Saturday, July 27, 2013

The Anatomy of a Book – The Title Task

So far I’ve talked about where story ideas come from, naming characters and dramatic story situations. Scroll down for more of this blog series on how I put a book together.
The right title can make a book, while the wrong one can sink it. Finding something worthwhile is a guessing game, but there are a few things to keep in mind.
To begin with, you can’t claim exclusive ownership of a title under the copyright laws of the United States.
Case in point: Back in 1978, I wrote a historical romance with a working title of "Tender Betrayal." My editor liked it and let it stand for the published book. Several other authors have liked it over the years, too, as there have been at least four other romance novels with that title!

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So let’s break it down to see why it clicks:
  •  The word “Tender” has a soft sound appropriate for the romance genre. It’s also a word with built-in appeal for most people.
  • Pairing it with a contrasting word like “Betrayal” sets up immediate tension.
  • The two words together imply a story with strong conflict between the main characters.
  • They hint at a moral dilemma, which is always a plus.
  • One-word and two-word titles are favored in traditional publishing because they show up from a distance when physical books are on display.
So how did I arrive at this title? Using the story I had in mind, I made two lists. One included words that sounded romantic and beguiling. The other used words that were appropriate for the dramatic events in the story. When the two lists were done, I make a third that randomly combined words from the first two. “Tender Betrayal” was the combo that worked best.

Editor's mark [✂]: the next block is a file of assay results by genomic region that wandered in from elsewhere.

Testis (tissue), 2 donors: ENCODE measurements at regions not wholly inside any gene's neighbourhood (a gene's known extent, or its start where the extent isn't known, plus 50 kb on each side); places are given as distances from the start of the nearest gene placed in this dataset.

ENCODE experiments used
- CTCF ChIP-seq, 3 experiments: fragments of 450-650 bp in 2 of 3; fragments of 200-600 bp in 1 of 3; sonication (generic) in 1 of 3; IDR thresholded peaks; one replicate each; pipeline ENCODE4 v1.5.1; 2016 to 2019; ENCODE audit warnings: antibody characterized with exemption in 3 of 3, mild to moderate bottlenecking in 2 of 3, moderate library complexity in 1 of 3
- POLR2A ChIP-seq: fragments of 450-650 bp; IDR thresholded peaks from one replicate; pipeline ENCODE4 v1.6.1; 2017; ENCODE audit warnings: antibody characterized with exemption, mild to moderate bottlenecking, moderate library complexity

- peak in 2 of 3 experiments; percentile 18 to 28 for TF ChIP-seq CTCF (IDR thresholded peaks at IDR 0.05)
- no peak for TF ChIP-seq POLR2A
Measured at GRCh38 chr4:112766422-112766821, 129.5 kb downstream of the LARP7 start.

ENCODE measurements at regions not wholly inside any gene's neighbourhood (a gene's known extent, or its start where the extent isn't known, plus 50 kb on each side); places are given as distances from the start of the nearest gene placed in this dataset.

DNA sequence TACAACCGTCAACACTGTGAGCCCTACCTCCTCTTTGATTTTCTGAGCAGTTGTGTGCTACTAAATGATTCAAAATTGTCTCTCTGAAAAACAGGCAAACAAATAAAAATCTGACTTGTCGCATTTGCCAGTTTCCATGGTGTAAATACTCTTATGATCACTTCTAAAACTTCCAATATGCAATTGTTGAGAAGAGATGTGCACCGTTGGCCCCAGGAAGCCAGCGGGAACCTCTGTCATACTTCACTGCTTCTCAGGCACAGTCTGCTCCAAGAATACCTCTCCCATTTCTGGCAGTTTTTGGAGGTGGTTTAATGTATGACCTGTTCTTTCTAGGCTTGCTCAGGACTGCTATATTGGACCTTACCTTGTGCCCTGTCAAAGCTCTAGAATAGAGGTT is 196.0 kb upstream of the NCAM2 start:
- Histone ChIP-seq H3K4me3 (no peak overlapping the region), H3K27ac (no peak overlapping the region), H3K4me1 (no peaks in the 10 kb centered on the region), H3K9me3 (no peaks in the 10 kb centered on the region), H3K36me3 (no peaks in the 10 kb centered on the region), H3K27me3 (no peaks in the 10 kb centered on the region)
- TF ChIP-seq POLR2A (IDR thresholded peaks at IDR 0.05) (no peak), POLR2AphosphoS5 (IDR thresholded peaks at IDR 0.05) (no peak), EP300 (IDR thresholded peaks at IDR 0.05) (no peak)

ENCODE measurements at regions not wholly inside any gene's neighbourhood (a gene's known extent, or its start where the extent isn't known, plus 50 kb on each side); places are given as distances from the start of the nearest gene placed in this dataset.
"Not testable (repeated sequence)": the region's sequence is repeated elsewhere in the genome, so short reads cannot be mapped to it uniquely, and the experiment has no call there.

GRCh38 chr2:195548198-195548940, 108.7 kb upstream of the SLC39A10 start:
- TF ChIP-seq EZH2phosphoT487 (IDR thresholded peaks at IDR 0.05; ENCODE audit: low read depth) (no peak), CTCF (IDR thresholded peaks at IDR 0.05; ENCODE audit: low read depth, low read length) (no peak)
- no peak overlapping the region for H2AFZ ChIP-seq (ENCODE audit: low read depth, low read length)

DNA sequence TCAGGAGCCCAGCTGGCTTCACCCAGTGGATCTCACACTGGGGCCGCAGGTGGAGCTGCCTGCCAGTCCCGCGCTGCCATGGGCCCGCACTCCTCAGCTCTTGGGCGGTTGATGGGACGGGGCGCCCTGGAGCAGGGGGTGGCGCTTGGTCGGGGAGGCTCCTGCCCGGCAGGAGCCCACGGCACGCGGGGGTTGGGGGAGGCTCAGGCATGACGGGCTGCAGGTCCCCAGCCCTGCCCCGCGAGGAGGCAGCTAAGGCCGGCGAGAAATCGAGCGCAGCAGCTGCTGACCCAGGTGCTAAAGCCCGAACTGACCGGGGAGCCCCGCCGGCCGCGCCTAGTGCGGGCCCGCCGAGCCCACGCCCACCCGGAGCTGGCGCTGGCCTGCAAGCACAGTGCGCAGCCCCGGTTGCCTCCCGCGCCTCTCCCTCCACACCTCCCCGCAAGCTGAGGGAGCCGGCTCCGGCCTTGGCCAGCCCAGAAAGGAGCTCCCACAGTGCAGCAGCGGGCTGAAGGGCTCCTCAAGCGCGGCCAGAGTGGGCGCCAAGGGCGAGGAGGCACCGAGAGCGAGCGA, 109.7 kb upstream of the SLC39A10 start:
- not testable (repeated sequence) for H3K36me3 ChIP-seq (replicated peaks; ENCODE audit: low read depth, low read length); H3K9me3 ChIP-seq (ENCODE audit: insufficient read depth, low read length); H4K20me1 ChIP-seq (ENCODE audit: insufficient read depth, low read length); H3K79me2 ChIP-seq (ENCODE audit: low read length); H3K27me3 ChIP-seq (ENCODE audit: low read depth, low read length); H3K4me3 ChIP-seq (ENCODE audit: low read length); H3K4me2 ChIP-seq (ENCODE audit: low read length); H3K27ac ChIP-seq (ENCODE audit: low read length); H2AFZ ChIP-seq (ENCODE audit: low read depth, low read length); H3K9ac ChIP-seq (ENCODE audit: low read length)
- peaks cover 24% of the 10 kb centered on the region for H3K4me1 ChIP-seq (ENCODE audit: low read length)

A side note here: Titles are included in the copyright protection for most books published outside the U.S. That’s one reason books from the U.S. that are sold in foreign markets are given new titles – they can’t legally have the same title as a previously published work.
Being a fairly organized writer, I still like the “two lists” system of title selection, but there are other methods. Biblical, literary and poetical references have always been popular. Themes work, as do sudden inspirations. Some writers go with whatever is popular at the given moment; as an example, title variations on the words "Shades" and "Gray” have been sadly overused lately. Other words that romance readers seem to like are Bride, Cowboy, Duke, Fiancé, Fiancée, Groom, Highlander, Highlands, Kilt, Mistress, Pirate, Prince, Seduction, Sheikh, Stolen, Taken, Wedding, and so on. Infinite variations on these can be found in romance titles on Amazon.
As e-books have gained in popularity, a different title trend has surfaced. Since these covers are viewed up-close-and-personal on computer, tablet or reader, they are no longer limited to one or two words. It’s still a good idea to make the title easily readable in thumbnail size, but that criteria can be trumped by a longer title with a better sense of story.
Harlequin has been experimenting with longer titles for some of its category lines for a couple of years. The result is books called “The Cost of her Innocence,” “One Night with the Sheikh,” “The Return of Her Past,” etc. As this romance publishing behemoth does nothing without copious and expensive research, these longer titles appear to have proven their worth.
When I set out to write a series of shorter romances as an experiment in independent publishing, I saw no reason not to benefit from Harlequin’s research dime. The titles for the first two books in my Italian Billionaire’s series, then, are “The Tuscan’s Revenge Wedding” and “The Venetian’s Daring Seduction.”
So what’s the title choice for my WIP? Good question!
I’ve been going back and forth on the best way to indicate that the hero is from the Amalfi Coast of Italy. I mean the Italian for that is Amalfitano, and I like it, but will an American audience recognize it? On the other hand, is the Americanized version, Amalfian, any better? Doesn’t Amafitano just sound more Italian, not to mention more heroic? Or will readers recognize the word either way?
Ah, well, I’m seldom sure of a title until I put “The End” on the final page of the manuscript, so I have time to decide. For now, the working title is (Drumroll please!): "The Amalfitano’s Bold Abduction."

Since publishing her first book at age 27, New York Times bestselling and award-winning author Jennifer Blake has gone on to write over 65 historical and contemporary novels in multiple genres. She brings the story-telling power and seductive passion of the South to her stories, reflecting her 8th-generation Louisiana heritage. Jennifer lives with her husband in northern Louisiana.

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